A painting of a homeless encampment: several tents in a row with people out front, some sitting and talking to each other, some cleaning with a broom, some hunched over. There is also a dog and a bicycle in the foreground. The image is bright and colorful.
Oakland passed a new Encampment Management Policy in October of 2020. Now the policy is starting to be enforced. Advocates are speaking up. (Dusk Delacour)
Word on tha curb

Like all U.S. cities, the City of Oakland’s approach to homelessness and the unhoused is rooted in the false belief that encampment evictions are inevitable. At best, governments have the audacity to promise a kinder, gentler method of evicting unhoused people from the encampment communities where they live. Why pay attention to us now? In the City of Oakland, elected officials have passed a punitive new policy for “managing” curbside communities, and they are starting to put this policy to use. That means there are more encampment evictions—and thus more curbside human rights and civil rights violations—happening than ever before. The only real guard against this abuse of rights is public pressure. We must shift all eyes onto these inhumane policies in order to protect our unhoused family and enact widespread policy change.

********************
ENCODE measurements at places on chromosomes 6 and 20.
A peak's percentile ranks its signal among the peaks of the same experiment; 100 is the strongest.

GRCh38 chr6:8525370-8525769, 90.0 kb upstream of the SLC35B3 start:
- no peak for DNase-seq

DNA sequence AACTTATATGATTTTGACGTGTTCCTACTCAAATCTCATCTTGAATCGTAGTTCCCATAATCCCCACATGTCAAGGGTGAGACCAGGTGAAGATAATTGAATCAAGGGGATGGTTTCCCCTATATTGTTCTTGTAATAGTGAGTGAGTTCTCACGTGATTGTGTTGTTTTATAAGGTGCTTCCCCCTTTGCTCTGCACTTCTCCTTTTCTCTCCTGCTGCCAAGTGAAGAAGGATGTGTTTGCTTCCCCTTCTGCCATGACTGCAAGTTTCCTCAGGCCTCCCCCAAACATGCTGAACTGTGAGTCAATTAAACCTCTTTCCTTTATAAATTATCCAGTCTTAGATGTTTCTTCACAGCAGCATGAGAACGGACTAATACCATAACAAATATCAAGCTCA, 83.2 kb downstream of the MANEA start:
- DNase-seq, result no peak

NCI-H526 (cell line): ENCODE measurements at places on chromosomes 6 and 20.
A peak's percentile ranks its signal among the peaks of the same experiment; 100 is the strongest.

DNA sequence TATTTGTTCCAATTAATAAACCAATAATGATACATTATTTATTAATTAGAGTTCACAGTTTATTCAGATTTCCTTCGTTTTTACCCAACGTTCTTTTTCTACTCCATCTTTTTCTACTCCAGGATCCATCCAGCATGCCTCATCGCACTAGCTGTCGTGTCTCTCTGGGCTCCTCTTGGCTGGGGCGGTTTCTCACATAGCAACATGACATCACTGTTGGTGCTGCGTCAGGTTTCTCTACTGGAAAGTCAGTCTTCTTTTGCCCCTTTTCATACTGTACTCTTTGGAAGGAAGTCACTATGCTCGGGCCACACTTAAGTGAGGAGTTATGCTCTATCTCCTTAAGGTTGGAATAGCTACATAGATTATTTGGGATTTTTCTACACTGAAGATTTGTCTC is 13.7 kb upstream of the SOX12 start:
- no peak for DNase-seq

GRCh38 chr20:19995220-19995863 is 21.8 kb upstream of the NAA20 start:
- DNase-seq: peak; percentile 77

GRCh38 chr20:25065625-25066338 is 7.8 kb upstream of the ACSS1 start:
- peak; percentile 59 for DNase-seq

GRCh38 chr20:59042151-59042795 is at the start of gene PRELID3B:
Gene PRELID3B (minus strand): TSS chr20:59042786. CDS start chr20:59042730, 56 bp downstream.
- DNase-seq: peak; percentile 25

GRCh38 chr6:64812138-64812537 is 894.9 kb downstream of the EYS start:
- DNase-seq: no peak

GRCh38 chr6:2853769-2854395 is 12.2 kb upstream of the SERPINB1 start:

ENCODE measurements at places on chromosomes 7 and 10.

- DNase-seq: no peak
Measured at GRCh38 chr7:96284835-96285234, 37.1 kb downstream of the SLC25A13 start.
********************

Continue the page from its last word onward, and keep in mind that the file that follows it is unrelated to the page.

The City of Oakland’s skippy doo da day friendly eviction approach looks like this: the city promises to give people adequate notice of evictions, outreach for services and support, placement in adequate shelter, and bagging, tagging, and storage of any personal property that they cannot store once their curbside home is evicted. The reality is that this happens once in a blue moon—when an eviction is highly publicized and there are media, lawyers, legal observers, homeless advocates, and community members present. Basically when they are forced to be held accountable to what they say they do. But most evictions fly under the public’s radar. What usually happens is the exact opposite of what the city has publicly promised.

For years, the Oakland mayor and her administration, and her agents in the Department of Public Works and Oakland Police Department do whatever they feel like doing, while saying their approach is led with compassion and dignity. Hundreds of testimonies collected from unhoused folks for civil rights lawsuits tell stories of lives that have been brutalized, and civil and human rights violated by the city’s practices. And the recent audit on the City of Oakland’s Encampment Management Team showed that not only does the mayor and her administration not have any sort of comprehensive plan or budget for their approach to this growing crisis, but millions have been mismanaged or are simply unaccounted for.